Fry Wines – What You Need to Know
If you think about it, our associations with wine and fries are worlds apart – gustatorially speaking. One we pick up in so-called upscale places where we feel obliged to pronounce the names of obscure producers and lands with just the right touch of accent and well-cultivated vinous savvy.
for example: “Why yes, Server Jeffrey, I’d like a glass of the 2002 Olivier Leflaive Corton Charlemagne. Oh, and please don’t serve it too cold. I hate it when I can’t pick up all the nutty nuances in my White Burgundy.”
Okay, Mr. Big Man, coming right up.
The latter, on the other hand, we’re accustomed to ordering at the local Mickey-dees drive-through, where the process couldn’t be less ceremonious.
e.g., take two: “Um, yes, I’d like the, uh, Big Mac - no onions - and a side of fries…Large. Oh, and please don’t forget the ketchup.”
It would seem, to the uninitiated, that these two twains just aren’t meant to meet.
Let’s Get Together
But that’s just where you’re wrong.
Wine and fries actually share a colorful and – if not remarkably long or widely celebrated – history together. A favorite combo in French bistros and their offspring around the world, wine and fries come together on the table more often than you might think, and often to great effect.
Steak Frites – This classic French bistro dish is just what it sounds like: a well-marbled steak alongside some greasy fries. Together, the combo is high in both fat and salt (fat comes from both, the salt mostly from the fries), which is a big reason why we like it so much. Note: the concepts of “light” and “low sodium” don’t exist in France.
Croque Monsieur – Another French favorite, a Croque Monsieur is a glorified grilled cheese sandwich dressed up with a slice of ham and some good bread, buttered and grilled - naturally. Fries on the side round out the wonderfully fatty experience and lend this already salty dish (thanks to the cheese, bread AND ham) still more salt. Mais bien sûr!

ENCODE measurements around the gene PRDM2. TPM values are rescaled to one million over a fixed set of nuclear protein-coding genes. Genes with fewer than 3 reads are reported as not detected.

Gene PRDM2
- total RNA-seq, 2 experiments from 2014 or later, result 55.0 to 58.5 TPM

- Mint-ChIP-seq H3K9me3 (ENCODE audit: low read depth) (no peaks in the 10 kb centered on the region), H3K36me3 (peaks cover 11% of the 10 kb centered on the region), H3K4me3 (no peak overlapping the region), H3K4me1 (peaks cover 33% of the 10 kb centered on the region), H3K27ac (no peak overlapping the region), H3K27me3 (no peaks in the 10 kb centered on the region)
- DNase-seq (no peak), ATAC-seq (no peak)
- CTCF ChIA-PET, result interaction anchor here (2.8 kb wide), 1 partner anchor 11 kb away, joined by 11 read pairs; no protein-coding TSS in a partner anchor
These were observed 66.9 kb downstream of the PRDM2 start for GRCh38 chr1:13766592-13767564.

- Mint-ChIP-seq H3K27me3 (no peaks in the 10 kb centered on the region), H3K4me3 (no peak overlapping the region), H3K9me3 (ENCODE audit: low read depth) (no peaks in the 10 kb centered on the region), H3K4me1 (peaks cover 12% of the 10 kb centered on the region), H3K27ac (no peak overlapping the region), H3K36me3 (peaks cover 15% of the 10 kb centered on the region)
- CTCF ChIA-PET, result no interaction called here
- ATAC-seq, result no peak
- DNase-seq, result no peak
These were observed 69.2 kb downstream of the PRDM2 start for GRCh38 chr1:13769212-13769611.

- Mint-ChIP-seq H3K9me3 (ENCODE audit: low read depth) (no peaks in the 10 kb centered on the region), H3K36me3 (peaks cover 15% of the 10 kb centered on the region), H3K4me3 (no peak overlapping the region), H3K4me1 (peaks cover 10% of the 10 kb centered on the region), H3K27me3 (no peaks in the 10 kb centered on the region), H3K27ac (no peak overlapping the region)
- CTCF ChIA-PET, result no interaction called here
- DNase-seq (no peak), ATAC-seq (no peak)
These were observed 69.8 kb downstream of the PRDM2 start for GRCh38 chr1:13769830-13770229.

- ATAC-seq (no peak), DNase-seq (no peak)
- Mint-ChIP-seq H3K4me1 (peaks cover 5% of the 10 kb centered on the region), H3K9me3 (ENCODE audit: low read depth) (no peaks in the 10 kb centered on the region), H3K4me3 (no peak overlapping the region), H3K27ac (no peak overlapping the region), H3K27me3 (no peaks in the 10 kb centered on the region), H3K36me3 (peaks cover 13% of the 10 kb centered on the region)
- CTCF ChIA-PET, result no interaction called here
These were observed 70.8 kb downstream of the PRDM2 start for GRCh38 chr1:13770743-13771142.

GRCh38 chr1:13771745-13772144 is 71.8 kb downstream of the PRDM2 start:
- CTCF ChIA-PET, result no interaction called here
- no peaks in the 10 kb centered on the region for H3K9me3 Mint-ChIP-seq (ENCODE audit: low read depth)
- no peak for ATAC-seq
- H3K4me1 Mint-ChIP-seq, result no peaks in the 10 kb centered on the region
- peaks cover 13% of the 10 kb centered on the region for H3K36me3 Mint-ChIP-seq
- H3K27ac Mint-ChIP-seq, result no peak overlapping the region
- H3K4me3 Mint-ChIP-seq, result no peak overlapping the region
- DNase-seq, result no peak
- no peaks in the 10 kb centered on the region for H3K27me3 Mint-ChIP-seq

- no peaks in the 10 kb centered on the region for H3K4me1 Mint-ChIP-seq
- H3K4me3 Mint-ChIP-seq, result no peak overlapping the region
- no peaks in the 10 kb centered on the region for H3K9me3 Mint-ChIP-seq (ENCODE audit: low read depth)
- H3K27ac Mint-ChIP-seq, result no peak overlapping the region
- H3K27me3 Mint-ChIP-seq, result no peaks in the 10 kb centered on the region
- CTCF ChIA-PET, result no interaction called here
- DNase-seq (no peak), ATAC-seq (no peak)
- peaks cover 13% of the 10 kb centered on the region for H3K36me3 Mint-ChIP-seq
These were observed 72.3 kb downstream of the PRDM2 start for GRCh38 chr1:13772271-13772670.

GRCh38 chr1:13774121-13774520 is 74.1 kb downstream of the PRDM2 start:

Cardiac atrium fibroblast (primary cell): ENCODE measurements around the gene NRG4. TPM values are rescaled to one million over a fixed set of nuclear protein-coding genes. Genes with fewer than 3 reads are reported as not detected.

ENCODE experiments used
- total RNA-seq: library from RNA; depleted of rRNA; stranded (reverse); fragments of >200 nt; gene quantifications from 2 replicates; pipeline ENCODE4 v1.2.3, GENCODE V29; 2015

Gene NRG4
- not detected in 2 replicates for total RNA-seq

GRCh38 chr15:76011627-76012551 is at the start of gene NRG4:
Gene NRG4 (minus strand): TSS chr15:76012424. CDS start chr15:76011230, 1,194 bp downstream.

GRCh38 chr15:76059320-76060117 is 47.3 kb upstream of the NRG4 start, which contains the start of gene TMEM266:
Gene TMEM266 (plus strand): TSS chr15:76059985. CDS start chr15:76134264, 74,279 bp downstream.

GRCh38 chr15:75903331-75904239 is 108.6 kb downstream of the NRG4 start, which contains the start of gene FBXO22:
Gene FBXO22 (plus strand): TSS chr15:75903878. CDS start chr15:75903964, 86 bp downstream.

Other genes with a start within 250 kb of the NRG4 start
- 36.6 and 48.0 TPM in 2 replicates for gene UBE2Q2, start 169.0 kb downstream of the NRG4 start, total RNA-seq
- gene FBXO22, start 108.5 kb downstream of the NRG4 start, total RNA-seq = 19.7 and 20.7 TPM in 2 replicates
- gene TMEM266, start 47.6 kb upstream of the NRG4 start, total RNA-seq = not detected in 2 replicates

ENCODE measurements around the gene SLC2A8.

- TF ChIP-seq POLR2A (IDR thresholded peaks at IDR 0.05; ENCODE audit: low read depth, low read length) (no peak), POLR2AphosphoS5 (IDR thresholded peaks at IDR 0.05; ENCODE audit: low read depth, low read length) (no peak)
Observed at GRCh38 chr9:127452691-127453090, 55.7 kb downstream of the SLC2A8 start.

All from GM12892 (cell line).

Make Mine a Fry Wine
Not just any wine will work with fries. Super salty and fatty, fry dishes call for wines that are low in tannin (salt makes tannins – the chalky, chewy substances found in red wines – seem stronger than they really are) and light in body. Light-bodied wines tend to have high levels of acidity, and fatty foods need zippy acidity to cut through all their grease.
Red Pick – Simple, straightforward fruity reds from Beaujolais in France make the best wines for meat-driven fry dishes like Steak Frites. These wines hit all the right notes: they’re light in body, high in acid and simple in structure – just like the bistro dish you’re tucking into. Even better, they’re super cheap – usually clocking in at $10 a bottle and under – putting them on a perfect price par with your grub.
White Pick – With its melted cheese and buttery bread, a Croque Monsieur calls for a crisp white wine, while its mega-high salt content cries out for something sweet (strange as it may sound, sweetness is the ultimate counterbalance to saltiness). This is why crisp, sweet German Riesling is the perfect partner for the Monsieur. Reach for one with the word “Kabinett” or “Spätlese” on its label for an unforgettable fry-wine combo.
contributed by: Courtney Cochran